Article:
Travelling Toward Christmas
1. Mary, the Mother of Jesus
Hello. My name is Jim Harris. I’ve been asked by Dave to provide some talks taking us towards Christmas Day. He’s also asked me to introduce myself so you know where I’m coming from. I’m a retired Christian Pastor, Evangelist and Teacher, having spent about 31 years in full time ministry.
In the run up to Christmas it is inevitable that we begin to think about the characters involved in the original events surrounding the birth of Jesus. Where better to start than with Mary, to whom was given the great privilege and awesome responsibility of carrying and giving birth to God’s Son, the Messiah.
Please read Luke chapter 1, verses 26-30.
In the sixth month of Elizabeth’s pregnancy, God sent the angel Gabriel to Nazareth, a town in Galilee, to a virgin pledged to be married to a man named Joseph, a descendant of David. The virgin’s name was Mary. The angel went to her and said, “Greetings, you who are highly favoured! The Lord is with you.”
Mary was greatly troubled at his words and wondered what kind of greeting this might be. But the angel said to her, “Do not be afraid, Mary, you have found favor with God. 3
Mary was probably a teenager when she received the visit from the angel Gabriel to tell her that the Lord had chosen her for this very special purpose. Hearing his greeting she was greatly troubled. Meeting an angel isn’t exactly an everyday experience. But there was something deeper disturbing her peace of mind – the content of his greeting. ‘You who are highly favoured! The Lord is with you.’ That set her on her guard. Whatever was coming next?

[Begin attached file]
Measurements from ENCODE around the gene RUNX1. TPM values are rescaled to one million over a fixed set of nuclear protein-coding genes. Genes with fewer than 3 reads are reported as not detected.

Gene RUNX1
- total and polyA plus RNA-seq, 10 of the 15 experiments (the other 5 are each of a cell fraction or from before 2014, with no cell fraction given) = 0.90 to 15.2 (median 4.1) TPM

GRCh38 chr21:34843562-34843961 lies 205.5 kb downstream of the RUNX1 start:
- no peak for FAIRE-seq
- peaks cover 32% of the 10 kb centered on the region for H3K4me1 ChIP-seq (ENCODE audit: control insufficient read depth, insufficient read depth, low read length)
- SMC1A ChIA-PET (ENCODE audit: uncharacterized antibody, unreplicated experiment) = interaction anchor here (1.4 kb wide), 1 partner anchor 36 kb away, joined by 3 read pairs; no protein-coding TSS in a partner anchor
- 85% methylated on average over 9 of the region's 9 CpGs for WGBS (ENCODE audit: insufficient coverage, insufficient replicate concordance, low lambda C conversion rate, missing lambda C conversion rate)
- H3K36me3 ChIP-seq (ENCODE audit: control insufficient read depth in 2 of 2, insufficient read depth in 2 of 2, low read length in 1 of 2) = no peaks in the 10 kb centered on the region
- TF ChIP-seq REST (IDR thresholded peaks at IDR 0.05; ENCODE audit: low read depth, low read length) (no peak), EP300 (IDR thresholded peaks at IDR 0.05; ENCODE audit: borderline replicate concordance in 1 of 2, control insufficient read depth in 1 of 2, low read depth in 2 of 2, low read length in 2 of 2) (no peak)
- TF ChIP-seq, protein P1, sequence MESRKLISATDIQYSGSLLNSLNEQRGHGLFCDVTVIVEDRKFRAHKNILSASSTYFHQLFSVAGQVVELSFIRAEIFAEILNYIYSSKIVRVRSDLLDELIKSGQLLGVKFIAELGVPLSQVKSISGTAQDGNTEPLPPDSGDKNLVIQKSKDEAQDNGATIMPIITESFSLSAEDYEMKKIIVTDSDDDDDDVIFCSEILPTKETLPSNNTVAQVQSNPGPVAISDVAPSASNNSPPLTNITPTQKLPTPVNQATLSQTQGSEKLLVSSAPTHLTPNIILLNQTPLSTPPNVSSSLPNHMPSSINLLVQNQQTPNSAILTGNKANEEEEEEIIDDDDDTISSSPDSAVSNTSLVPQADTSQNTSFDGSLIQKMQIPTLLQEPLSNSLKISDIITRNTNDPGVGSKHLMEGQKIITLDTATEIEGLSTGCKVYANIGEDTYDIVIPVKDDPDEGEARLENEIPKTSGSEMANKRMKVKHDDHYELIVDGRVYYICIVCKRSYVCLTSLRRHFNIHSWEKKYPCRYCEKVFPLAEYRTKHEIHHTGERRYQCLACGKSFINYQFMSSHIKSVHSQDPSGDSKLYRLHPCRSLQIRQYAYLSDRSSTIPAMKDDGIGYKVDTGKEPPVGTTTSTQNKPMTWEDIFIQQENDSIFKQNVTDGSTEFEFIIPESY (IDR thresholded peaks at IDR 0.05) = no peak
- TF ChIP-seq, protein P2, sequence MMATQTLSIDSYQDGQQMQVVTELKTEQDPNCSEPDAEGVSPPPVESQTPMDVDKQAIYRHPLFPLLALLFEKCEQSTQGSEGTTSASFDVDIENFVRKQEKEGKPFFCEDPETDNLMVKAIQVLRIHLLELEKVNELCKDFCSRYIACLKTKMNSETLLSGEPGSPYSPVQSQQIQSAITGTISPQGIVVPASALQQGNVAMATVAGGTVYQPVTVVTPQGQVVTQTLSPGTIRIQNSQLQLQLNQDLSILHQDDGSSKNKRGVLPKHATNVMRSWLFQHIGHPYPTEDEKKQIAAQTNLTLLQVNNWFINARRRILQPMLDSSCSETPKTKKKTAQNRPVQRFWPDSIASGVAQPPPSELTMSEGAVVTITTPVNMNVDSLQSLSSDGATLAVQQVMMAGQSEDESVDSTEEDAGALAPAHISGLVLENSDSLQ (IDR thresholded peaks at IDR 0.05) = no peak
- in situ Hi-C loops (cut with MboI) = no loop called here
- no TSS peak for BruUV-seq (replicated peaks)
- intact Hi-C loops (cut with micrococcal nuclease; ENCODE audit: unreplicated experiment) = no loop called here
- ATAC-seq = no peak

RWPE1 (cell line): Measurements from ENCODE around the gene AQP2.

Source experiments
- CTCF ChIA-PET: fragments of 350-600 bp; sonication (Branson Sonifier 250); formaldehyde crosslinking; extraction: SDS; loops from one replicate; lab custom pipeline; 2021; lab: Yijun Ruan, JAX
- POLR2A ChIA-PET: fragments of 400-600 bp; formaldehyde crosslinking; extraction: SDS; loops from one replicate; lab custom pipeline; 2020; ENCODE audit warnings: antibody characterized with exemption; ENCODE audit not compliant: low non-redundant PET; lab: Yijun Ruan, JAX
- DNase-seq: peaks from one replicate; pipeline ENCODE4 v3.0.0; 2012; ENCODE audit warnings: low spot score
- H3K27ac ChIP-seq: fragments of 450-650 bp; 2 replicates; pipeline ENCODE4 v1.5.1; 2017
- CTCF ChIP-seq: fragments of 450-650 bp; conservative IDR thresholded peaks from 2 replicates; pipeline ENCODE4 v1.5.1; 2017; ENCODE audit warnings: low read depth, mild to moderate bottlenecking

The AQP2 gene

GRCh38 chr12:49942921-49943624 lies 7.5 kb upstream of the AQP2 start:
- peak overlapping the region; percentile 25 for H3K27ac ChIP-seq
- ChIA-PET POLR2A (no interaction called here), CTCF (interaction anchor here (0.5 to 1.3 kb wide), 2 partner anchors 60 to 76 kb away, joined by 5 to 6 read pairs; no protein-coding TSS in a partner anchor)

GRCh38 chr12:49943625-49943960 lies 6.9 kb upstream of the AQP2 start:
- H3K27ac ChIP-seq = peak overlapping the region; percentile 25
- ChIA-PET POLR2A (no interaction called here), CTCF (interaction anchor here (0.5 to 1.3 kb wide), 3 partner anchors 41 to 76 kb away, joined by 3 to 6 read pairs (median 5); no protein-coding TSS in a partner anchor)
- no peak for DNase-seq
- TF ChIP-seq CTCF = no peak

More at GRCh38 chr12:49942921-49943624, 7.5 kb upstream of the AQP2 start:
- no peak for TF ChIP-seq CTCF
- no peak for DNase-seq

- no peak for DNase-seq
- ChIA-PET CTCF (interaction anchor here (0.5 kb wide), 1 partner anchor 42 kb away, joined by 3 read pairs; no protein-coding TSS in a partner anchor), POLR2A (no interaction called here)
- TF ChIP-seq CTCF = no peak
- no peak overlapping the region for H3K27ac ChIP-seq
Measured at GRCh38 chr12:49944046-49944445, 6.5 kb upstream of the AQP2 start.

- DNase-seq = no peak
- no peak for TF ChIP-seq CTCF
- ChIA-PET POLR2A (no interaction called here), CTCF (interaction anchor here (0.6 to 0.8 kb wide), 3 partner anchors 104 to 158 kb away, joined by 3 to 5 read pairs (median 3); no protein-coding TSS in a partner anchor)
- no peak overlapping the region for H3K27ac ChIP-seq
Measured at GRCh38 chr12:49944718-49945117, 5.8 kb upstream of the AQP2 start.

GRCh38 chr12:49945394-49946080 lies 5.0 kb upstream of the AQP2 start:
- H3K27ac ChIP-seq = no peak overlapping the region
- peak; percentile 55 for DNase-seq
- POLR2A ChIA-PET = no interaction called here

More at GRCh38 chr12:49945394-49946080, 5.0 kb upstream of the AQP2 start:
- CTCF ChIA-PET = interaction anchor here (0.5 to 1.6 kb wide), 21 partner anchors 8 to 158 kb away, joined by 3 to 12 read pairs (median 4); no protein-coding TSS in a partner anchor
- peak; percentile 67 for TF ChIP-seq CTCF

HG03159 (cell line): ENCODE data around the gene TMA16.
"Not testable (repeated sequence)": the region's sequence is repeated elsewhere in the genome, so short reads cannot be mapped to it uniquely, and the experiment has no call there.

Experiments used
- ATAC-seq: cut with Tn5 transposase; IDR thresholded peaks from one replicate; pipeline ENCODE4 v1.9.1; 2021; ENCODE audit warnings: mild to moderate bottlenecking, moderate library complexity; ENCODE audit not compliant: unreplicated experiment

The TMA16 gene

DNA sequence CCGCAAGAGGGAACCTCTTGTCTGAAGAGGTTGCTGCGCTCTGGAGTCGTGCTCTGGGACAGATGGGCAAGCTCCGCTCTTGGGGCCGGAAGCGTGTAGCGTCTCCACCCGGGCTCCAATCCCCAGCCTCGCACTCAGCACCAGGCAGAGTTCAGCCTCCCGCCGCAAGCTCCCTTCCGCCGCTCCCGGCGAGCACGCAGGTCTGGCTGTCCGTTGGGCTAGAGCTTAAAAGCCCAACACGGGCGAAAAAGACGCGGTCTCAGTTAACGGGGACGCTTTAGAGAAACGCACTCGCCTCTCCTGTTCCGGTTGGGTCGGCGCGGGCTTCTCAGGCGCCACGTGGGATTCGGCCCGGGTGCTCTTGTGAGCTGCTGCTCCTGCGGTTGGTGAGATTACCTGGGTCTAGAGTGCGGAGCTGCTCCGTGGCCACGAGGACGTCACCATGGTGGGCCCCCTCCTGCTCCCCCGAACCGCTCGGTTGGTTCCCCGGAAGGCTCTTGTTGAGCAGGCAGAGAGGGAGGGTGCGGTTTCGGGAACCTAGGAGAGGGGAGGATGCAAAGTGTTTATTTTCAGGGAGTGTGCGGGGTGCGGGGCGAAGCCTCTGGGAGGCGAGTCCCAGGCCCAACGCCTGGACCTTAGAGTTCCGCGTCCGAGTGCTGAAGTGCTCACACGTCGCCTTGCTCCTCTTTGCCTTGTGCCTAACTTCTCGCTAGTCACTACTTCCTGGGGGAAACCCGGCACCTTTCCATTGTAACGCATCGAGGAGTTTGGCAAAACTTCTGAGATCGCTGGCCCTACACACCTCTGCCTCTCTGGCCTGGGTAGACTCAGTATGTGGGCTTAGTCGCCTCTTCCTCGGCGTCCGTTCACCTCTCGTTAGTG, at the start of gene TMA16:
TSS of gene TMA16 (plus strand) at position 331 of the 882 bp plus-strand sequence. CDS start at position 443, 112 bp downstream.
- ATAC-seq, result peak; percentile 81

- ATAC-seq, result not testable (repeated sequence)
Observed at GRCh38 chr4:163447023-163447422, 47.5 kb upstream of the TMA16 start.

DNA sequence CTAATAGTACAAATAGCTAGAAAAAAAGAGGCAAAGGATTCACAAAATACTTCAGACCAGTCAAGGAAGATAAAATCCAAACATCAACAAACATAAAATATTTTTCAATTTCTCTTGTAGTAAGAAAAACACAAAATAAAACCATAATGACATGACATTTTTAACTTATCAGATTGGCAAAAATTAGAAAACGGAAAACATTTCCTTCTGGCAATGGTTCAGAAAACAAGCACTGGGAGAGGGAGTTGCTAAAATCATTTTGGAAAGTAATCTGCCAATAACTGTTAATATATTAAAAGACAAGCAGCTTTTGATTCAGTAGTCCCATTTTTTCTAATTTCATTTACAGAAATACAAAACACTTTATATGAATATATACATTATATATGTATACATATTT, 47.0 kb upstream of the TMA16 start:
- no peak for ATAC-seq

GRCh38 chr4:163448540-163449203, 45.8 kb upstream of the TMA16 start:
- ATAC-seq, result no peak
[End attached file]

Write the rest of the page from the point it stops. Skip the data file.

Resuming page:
Gabriel sensed her fear and told her she need not be afraid. He was bringing good news not bad. The time had come for God to send his Son into the world; to be born as every human being has to be born so that, in due course, he would become the Saviour that the world needed. Hence the name they were to give the child –Jesus – which means ‘God saves’. Just imagine the mounting excitement in Mary as he went on with his message. That was every godly Jewish woman’s dream; to be chosen to be the mother of the Messiah.
It all sounds very cut-and-dried, when we read ‘You will be with child and give birth to a son and you are to give him the name Jesus.’ Despite the way it sounds, God wasn’t forcing Mary into this role, but he knew her heart well enough to realise he’d get a good response. We have an insight into how she thought and felt about God in the song recorded by Luke in verses 46-55. She knew the Old Testament Scriptures well and used them as a basis for her outpouring of praise and thanksgiving. Mary was a spiritual woman, however young she might have been. She loved God and wanted the best for his people, which isn’t a bad description of spirituality.
But – life is full of buts – there was just one not-so-little practical problem. She was a virgin and, as Mathew’s account tells us, she was betrothed to be married to Joseph. Virginity up until the time of marriage was essential for the marriage to be recognised as legitmate in that society. That could be a huge problem for Mary; how could it be overcome? Conception would occur through the power of the Holy Spirit, said the angel, then, ‘Look what’s happened to your cousin Elizabeth; that’s a miracle for sure!’ Now for the punch line, ‘Nothing is impossible with God.’ Which takes us right back to the start, ‘The Lord is with you.’ That’s the key; God will take care of every detail, so don’t be afraid, however big the ask might seem to you. God is in control.
I can imagine Mary sinking to her knees, or even prostrating herself on the floor. in an act of worship, as she responded with the simple but whole-hearted words, ‘I am the Lord’s servant. May it be to me as you have said.’
Mary was unique, but the message for us is the same, ‘Nothing is impossible with God’. The Christmas story has been wrapped up in romance and fantasy by our commercial world, but we mustn’t let that blind us to the truth inside, that God is looking to us for a response of love and submission to his will, so that He can do great things in and through us. That’s not a cheap advertising slogan like so much that’s about at the moment. No, it’s more like a serious challenge to a costly commitment but, ‘He’s worth it!’
Here’s a question to think about as we travel towards Christmas. What will it mean for me, if I follow Mary’s example and accept God’s will for my life?